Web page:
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How does transcranial magnetic stimulation influence glial cells in the central nervous system?


Cullen, CL and Young, KM, How does transcranial magnetic stimulation influence glial cells in the central nervous system?, Frontiers in Neural Circuits, 10 Article 26. ISSN 1662-5110 (2016) [Refereed Article]


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Copyright 2016 the authors Licenced under Creative Commons Attribution 4.0 International (CC BY 4.0)

DOI: doi:10.3389/fncir.2016.00026


Transcranial magnetic stimulation (TMS) is widely used in the clinic, and while it has a direct effect on neuronal excitability, the beneficial effects experienced by patients are likely to include the indirect activation of other cell types. Research conducted over the past two decades has made it increasingly clear that a population of non-neuronal cells, collectively known as glia, respond to and facilitate neuronal signaling. Each glial cell type has the ability to respond to electrical activity directly or indirectly, making them likely cellular effectors of TMS. TMS has been shown to enhance adult neural stem and progenitor cell (NSPC) proliferation, but the effect on cell survival and differentiation is less certain. Furthermore there is limited information regarding the response of astrocytes and microglia to TMS, and a complete paucity of data relating to the response of oligodendrocyte-lineage cells to this treatment. However, due to the critical and yet multifaceted role of glial cells in the central nervous system (CNS), the influence that TMS has on glial cells is certainly an area that warrants careful examination.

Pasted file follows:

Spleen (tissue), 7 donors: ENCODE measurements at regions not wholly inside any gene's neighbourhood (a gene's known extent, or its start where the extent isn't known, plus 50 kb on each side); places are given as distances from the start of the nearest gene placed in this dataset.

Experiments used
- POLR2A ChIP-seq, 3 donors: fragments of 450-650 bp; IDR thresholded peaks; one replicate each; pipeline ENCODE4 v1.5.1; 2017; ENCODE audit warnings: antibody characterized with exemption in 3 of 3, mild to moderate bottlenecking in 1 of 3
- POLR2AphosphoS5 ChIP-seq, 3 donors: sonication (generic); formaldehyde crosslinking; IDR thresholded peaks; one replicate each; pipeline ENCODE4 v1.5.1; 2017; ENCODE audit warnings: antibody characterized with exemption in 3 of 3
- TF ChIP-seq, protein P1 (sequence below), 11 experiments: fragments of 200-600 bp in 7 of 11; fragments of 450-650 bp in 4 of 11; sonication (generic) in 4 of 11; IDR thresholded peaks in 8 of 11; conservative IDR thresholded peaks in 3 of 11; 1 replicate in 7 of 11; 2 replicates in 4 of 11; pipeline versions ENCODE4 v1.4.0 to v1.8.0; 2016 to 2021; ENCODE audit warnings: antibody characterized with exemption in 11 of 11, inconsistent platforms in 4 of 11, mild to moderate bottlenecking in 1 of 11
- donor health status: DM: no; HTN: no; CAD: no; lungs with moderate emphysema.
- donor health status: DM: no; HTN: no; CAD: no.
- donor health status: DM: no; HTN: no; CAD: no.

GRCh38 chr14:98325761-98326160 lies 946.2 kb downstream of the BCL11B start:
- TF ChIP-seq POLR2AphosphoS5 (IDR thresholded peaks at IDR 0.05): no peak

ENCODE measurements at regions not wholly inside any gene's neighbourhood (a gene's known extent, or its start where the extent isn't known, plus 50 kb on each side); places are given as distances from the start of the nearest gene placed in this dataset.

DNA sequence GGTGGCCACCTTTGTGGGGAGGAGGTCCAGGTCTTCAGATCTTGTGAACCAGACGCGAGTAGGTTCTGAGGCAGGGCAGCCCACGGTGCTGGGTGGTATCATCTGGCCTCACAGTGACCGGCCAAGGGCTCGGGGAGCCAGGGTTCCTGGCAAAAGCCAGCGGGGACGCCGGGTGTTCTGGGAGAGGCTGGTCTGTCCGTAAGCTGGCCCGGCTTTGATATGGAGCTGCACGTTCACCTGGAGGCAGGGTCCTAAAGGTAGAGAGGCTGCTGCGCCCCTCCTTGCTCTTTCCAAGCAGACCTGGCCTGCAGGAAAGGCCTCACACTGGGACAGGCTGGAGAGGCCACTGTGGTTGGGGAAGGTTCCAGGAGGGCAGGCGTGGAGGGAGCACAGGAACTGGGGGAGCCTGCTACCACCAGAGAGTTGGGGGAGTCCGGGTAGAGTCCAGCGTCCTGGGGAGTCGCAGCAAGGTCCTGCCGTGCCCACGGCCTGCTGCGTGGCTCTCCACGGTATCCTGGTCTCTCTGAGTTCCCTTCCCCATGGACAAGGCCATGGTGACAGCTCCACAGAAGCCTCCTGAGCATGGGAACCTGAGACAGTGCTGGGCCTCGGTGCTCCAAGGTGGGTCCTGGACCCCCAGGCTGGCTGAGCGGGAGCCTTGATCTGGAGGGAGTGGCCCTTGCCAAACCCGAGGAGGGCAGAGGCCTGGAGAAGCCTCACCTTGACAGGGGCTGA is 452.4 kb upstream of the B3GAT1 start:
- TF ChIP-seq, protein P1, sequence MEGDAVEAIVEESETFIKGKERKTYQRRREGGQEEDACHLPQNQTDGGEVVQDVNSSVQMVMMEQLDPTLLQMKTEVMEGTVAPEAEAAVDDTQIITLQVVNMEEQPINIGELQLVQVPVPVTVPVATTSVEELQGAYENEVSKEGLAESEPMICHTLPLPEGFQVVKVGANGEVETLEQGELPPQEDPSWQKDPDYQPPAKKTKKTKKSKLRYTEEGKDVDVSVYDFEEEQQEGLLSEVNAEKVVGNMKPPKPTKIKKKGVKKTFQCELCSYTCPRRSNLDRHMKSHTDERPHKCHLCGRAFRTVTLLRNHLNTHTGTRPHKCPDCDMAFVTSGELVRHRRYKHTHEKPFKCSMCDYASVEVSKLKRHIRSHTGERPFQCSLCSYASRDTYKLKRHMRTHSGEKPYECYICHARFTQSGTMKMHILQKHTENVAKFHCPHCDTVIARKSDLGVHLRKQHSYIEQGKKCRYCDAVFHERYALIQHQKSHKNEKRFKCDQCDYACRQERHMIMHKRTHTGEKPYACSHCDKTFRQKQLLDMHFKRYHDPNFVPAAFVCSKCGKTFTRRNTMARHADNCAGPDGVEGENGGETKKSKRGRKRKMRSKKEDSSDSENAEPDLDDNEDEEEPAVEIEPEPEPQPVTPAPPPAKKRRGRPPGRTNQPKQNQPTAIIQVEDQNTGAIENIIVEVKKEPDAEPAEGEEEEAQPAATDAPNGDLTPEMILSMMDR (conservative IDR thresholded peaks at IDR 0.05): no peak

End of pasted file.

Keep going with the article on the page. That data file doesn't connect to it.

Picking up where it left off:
Item Details

Item Type:Refereed Article
Keywords:oligodendrocyte, astrocyte, neural stem cell, microglia, glia, transcranial magnetic stimulation, neural activity, magnetic
Research Division:Biomedical and Clinical Sciences
Research Group:Neurosciences
Research Field:Cellular nervous system
Objective Division:Expanding Knowledge
Objective Group:Expanding knowledge
Objective Field:Expanding knowledge in the biological sciences
UTAS Author:Cullen, CL (Dr Carlie Cullen)
UTAS Author:Young, KM (Professor Kaylene Young)
ID Code:108111
Year Published:2016
Funding Support:National Health and Medical Research Council (1045240)
Web of Science® Times Cited:61
Deposited By:Menzies Institute for Medical Research
Deposited On:2016-04-06
Last Modified:2022-08-23
Downloads:210 View Download Statistics

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